Rebels came with 33s (275/70R18) stock and I was going to run with the stock ones until they were done. But there's one universal truth: bigger is always better. Not just tire sizes, but other things too. ;)
ANYWAYS, the decision to go with 35s was not solely based on looks. Offroad performance of meatier tires played a part in the decision process too: more tire means better offroad ride quality, more clearance, and ultimately, more room for me to get away from not being careful.

Why didn't I go with other sizes like p-metric size or 37s?
I do lots of overlanding and offroading, so it is normal for me to go out of urban areas. I think that p-metric sized tires would be a little bit harder to find outside of urban areas if I need emergency replacement, that's why.
Regarding 37s... there are a few reasons:
  • Price: 37s are way too expensive
  • Swapping to spare: With 35s I am already struggling a bit to take them on and off the axle on the ground, with 37s... that would be really difficult to handle on the ground with one person. Since I am planning to do more solo trips, my ability to swap a flat by myself is on top of the list.
  • Spare tire location: With 37s there would be no way for me to fit the spare in the factory spare location. With my current bed setup, I don't really want to be running around with the spare in the bed. Besides, for my planned trip to Alaska next year, I am planning to carry two spares: one in bed and one under the bed. 37s would not allow me to do that.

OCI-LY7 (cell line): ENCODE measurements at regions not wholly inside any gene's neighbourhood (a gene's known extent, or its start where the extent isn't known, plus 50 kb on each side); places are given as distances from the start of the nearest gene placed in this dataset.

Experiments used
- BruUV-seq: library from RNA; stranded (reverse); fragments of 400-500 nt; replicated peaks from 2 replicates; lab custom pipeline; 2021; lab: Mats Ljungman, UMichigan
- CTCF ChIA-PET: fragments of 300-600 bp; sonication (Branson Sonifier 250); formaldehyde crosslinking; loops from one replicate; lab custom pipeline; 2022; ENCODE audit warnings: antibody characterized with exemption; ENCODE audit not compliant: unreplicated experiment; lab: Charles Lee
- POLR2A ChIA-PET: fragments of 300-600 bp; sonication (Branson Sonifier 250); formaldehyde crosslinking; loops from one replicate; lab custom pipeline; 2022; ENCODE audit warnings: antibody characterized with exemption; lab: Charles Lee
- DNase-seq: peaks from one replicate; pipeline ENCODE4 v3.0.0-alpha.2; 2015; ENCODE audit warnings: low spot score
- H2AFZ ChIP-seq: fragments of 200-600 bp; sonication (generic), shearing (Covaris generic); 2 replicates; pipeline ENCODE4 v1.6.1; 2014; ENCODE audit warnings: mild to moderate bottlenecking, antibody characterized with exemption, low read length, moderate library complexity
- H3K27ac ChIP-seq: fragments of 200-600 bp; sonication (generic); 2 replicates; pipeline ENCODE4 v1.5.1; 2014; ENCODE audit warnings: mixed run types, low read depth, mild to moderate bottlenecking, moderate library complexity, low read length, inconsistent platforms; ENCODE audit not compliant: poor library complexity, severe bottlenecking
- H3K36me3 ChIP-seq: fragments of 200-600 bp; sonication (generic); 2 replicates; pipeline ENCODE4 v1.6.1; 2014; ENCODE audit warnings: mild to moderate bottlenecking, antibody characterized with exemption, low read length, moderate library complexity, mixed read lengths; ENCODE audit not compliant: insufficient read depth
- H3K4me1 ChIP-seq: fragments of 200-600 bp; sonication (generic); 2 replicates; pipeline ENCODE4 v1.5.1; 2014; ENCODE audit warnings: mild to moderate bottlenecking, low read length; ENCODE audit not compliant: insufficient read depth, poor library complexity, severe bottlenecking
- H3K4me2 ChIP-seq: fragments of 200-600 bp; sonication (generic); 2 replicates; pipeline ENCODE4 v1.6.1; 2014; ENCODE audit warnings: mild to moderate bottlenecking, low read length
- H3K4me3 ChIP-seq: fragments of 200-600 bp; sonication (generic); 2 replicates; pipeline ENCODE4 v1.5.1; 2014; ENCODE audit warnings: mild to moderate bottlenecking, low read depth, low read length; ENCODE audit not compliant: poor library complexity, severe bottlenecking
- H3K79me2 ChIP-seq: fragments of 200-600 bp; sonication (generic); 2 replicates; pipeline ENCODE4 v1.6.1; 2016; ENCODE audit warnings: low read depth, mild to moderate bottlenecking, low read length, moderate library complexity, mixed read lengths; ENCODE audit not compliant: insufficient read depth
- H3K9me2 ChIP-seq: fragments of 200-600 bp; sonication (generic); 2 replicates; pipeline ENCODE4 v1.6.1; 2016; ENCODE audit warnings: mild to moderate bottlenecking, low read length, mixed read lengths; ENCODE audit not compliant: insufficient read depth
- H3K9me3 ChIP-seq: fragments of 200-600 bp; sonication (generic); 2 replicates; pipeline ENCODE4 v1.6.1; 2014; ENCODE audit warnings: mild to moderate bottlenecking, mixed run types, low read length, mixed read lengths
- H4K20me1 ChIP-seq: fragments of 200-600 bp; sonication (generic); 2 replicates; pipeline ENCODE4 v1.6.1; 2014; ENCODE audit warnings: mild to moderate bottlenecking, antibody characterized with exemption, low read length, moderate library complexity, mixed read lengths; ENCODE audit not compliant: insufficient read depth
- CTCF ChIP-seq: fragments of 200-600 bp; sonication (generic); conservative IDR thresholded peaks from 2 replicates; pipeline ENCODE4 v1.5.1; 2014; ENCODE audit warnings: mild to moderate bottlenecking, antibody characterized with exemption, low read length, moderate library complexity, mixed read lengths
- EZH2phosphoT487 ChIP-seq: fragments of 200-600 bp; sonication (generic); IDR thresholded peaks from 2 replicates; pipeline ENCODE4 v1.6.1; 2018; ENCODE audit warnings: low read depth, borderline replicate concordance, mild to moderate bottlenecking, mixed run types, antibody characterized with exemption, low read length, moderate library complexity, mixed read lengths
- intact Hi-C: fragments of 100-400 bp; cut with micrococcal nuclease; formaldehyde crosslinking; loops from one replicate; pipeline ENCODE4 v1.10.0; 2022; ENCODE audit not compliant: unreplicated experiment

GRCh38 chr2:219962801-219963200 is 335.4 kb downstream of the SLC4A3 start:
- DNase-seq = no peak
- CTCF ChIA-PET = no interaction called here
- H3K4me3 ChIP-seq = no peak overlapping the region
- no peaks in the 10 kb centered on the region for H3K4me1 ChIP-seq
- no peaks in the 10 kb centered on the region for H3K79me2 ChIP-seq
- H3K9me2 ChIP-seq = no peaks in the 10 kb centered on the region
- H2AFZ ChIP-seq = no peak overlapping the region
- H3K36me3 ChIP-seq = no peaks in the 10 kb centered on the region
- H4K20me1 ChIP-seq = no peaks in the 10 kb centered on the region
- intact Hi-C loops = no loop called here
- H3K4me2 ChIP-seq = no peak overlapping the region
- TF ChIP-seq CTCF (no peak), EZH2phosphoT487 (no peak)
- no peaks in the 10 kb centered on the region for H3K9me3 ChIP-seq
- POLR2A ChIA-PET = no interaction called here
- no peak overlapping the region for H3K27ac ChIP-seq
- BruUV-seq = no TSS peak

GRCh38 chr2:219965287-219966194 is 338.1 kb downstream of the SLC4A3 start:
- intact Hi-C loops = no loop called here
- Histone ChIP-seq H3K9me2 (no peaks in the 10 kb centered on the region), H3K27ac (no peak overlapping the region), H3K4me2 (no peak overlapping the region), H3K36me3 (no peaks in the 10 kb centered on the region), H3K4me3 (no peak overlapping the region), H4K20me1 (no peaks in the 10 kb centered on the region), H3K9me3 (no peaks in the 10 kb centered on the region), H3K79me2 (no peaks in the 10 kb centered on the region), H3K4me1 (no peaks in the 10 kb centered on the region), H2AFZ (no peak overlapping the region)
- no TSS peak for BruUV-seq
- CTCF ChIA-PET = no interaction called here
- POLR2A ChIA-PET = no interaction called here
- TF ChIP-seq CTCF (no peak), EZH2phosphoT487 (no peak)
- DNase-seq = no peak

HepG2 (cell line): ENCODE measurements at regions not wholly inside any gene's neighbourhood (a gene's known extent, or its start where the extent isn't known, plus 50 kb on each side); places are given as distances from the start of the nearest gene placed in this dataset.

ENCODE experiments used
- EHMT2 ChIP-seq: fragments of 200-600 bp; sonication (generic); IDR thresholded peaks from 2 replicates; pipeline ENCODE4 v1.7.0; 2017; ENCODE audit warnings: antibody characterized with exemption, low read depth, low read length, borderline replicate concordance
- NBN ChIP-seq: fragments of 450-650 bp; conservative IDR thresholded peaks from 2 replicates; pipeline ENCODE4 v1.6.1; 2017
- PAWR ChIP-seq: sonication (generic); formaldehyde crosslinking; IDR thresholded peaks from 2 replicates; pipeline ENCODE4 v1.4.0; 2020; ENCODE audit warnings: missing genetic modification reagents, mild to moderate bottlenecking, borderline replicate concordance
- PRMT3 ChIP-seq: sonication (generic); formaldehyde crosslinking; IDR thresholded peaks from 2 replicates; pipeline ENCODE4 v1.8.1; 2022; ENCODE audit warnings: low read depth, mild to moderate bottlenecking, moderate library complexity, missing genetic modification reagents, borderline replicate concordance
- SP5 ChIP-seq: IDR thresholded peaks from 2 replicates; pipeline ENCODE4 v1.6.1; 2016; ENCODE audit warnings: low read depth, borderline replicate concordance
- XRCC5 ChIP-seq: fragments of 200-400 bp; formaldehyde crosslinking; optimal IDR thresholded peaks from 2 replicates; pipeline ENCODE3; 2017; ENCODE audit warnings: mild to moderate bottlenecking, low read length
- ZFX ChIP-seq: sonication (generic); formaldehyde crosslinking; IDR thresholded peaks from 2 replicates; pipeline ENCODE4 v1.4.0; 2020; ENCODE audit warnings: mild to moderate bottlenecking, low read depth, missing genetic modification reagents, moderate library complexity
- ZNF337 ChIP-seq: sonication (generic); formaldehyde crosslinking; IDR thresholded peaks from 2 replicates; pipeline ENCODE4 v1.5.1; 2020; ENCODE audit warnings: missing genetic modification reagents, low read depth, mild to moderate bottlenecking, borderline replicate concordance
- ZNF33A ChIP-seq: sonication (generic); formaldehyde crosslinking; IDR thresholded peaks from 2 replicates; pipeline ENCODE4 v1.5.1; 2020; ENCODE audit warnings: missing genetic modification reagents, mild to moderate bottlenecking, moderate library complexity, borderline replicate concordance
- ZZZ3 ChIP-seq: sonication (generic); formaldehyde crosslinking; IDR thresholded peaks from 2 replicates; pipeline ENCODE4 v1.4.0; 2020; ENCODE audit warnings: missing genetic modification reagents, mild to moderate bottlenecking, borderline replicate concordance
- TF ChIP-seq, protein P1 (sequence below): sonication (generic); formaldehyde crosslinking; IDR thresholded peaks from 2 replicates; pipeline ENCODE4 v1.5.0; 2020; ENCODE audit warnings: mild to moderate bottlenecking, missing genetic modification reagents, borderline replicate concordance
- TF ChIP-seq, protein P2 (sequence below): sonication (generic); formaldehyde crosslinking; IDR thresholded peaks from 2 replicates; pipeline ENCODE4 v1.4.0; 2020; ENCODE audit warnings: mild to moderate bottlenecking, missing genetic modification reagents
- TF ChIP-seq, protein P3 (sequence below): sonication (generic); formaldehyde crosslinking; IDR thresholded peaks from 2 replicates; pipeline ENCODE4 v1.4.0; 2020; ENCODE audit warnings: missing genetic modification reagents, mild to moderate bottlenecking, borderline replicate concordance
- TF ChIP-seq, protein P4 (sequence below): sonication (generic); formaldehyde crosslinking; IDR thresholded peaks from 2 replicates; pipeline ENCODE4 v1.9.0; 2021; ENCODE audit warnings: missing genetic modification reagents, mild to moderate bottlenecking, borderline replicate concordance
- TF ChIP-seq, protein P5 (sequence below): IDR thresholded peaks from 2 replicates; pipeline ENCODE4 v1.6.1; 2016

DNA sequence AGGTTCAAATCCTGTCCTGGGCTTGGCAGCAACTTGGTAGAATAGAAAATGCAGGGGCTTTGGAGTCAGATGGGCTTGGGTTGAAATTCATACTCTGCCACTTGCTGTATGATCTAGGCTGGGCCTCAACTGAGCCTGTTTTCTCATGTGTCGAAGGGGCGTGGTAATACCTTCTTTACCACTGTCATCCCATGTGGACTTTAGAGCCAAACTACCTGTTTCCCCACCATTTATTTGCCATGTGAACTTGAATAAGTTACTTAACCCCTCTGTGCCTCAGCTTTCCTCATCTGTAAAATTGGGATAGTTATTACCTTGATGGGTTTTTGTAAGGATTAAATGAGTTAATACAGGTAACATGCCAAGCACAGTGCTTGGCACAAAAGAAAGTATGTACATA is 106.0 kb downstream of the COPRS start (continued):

1684483579842.png

Wheel Choice - More tires, less wheels:​

I chose to stay with 18" wheel because it is the smallest wheel size these trucks can take. The golden rule for offroad use wheels and tires is: more tires, less wheels.
The meatier the tire, the more room for you to deflate your tires (air down) when offroading. Airing down is good because it improves traction, offers better ride quality, and allows the tires to "wrap" around rocks, stones, and other things that could puncture your fully inflated tires.

I'm not one of those guys who would lift their trucks 14" tall and put big wheels with thin tires. Those are just one Bluetooth driveshaft away from parking outside SEMA and to me, those bro trucks look as hideous as a riced out Civic.
1684486583231.jpeg

Wheel Choice - Specs and fitment:​

I chose these Methods purely based on personal preference. However, to run a performance lift kit (King, FOX, Carli King, Thuren King), this is the spec you want. This spec follows the rule of "more tires, less wheels" and offers enough clearance to clear your Carli upper arm with minimal trimming. Carli also runs the same wheel with same spec on their customers' trucks as well. (yes, I copied their homework)